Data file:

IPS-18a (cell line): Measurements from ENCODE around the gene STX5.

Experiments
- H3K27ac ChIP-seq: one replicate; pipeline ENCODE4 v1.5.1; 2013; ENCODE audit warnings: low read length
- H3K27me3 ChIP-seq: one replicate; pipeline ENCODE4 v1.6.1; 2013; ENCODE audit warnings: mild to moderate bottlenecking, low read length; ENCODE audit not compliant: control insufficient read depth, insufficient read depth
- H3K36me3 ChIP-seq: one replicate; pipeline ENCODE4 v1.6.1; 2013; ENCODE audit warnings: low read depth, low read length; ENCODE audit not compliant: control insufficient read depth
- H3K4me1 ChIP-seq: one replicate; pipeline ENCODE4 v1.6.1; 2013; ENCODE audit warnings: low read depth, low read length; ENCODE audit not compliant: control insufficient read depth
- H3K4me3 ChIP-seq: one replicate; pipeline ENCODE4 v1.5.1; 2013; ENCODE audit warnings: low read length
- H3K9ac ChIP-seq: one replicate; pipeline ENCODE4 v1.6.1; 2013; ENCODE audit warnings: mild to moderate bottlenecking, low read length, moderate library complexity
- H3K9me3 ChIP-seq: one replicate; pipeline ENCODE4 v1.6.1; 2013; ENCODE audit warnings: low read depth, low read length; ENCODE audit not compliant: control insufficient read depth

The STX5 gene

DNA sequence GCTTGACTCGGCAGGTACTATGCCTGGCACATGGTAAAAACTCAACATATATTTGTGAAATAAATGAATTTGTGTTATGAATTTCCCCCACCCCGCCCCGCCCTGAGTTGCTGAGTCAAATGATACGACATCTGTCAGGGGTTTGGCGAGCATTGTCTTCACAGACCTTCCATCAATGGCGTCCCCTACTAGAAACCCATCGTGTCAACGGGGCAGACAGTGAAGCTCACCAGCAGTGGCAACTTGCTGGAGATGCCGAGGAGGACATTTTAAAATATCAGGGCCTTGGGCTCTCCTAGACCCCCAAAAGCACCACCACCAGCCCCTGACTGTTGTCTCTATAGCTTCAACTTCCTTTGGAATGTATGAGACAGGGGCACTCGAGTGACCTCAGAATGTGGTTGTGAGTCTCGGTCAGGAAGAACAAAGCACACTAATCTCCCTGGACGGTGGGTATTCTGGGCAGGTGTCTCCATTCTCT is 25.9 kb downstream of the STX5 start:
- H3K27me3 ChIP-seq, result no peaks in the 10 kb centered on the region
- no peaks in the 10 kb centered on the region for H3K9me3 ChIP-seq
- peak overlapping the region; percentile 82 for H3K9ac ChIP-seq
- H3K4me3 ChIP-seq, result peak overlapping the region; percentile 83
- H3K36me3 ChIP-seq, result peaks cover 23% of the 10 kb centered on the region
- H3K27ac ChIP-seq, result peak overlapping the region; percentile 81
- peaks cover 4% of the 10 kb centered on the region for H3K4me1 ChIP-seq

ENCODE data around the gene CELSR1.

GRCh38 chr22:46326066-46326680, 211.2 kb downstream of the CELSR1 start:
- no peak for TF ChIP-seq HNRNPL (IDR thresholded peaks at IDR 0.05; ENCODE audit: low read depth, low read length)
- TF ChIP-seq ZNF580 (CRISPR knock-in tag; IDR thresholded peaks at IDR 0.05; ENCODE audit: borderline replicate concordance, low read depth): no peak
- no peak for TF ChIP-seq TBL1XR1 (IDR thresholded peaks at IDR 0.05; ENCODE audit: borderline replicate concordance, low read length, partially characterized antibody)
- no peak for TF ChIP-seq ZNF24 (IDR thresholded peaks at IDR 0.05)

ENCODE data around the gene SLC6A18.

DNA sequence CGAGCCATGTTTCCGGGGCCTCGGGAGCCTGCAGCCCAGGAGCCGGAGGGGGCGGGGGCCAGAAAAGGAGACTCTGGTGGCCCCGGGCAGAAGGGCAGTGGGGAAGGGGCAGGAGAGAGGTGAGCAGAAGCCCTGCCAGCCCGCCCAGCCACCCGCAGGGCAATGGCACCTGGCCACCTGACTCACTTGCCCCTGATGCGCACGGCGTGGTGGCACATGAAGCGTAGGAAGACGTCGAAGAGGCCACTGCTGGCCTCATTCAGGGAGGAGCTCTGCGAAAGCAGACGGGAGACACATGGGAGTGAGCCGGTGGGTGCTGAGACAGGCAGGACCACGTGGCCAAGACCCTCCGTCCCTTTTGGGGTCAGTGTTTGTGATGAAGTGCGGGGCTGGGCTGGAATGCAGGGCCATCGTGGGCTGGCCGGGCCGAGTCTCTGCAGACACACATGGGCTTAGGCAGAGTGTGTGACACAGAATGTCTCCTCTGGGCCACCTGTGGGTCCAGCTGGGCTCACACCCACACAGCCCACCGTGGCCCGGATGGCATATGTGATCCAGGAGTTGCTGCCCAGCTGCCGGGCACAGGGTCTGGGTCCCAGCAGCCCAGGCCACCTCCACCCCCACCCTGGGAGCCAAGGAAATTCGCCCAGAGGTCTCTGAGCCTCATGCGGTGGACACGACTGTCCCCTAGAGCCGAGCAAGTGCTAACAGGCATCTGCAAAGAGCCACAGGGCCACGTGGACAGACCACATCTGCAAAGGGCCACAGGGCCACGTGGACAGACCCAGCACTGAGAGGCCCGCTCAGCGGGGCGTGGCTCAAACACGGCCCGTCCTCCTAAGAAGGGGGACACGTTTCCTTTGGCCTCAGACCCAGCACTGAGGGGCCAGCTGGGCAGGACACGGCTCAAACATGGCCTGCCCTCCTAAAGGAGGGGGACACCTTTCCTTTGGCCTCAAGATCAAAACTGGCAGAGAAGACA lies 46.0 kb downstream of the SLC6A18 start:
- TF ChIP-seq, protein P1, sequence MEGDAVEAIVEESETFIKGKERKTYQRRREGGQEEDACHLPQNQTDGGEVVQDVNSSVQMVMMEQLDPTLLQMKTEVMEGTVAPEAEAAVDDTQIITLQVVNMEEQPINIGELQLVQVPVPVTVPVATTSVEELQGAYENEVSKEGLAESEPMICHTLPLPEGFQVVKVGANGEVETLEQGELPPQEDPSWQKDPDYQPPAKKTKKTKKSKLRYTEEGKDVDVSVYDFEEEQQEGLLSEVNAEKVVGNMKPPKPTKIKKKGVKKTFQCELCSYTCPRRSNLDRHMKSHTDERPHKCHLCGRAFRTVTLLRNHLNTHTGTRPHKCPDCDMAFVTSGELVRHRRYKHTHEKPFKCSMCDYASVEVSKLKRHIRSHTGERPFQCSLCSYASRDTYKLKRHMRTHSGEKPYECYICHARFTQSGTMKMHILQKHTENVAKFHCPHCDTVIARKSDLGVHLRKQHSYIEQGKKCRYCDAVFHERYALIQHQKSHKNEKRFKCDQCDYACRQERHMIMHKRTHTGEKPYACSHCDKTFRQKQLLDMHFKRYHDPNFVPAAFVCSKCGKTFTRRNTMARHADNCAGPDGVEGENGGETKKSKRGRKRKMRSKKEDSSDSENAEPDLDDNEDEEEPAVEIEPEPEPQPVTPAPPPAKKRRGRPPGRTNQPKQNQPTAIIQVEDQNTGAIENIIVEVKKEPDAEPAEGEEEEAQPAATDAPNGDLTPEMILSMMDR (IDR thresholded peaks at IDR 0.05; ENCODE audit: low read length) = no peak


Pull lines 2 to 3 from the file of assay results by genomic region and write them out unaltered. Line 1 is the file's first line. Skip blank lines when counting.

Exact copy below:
Experiments
- H3K27ac ChIP-seq: one replicate; pipeline ENCODE4 v1.5.1; 2013; ENCODE audit warnings: low read length